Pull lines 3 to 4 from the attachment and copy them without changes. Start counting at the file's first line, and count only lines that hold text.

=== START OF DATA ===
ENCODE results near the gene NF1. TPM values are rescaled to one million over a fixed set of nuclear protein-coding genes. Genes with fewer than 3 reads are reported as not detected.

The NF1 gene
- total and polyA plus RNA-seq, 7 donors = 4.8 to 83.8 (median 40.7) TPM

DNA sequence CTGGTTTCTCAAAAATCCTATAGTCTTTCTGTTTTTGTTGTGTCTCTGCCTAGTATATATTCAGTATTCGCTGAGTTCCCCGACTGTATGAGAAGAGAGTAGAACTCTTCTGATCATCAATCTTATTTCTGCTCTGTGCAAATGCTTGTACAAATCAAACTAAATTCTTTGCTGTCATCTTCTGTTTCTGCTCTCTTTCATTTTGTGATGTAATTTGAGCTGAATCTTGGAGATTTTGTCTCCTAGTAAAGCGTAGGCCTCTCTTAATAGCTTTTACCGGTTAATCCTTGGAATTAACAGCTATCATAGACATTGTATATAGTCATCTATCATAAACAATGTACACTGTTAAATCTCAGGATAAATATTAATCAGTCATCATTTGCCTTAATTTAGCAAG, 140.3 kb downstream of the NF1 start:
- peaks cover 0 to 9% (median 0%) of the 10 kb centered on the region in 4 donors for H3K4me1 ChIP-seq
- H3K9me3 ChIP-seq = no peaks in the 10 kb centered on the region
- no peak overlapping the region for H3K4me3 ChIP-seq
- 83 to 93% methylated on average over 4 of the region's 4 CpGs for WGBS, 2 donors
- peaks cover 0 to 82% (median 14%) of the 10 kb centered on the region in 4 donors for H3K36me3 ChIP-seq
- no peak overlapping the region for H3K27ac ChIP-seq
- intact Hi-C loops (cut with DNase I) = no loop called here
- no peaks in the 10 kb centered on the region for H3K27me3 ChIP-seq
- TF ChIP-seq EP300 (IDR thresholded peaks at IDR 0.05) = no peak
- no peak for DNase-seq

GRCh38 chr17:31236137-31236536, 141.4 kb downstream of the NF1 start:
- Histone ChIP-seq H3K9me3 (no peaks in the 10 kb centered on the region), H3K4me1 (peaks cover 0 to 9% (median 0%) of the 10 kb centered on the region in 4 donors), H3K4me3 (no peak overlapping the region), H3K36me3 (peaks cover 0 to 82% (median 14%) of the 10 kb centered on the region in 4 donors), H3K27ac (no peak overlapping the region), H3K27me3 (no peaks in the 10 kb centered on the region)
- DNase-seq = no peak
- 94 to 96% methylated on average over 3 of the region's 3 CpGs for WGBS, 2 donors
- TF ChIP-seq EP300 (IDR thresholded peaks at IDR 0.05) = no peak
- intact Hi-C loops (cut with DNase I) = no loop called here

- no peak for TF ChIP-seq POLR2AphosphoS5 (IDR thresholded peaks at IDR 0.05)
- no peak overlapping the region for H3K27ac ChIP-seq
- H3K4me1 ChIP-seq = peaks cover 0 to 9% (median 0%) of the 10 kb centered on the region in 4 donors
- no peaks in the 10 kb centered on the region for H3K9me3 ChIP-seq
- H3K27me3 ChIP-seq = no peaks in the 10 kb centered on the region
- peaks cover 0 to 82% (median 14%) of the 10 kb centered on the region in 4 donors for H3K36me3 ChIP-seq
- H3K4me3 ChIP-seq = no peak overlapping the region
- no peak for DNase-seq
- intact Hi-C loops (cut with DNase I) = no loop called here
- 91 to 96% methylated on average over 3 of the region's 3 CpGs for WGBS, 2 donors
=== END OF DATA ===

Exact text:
- total and polyA plus RNA-seq, 7 donors = 4.8 to 83.8 (median 40.7) TPM

DNA sequence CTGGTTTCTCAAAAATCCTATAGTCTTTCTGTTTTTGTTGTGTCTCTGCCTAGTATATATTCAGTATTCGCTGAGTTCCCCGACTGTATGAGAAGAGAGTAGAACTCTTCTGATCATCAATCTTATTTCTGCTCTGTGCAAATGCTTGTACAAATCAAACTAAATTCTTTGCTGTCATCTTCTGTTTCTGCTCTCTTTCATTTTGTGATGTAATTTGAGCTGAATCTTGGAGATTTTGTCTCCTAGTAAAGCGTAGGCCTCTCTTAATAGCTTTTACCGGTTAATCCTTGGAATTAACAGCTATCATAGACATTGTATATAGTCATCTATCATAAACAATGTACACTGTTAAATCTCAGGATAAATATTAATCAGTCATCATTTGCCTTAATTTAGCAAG, 140.3 kb downstream of the NF1 start: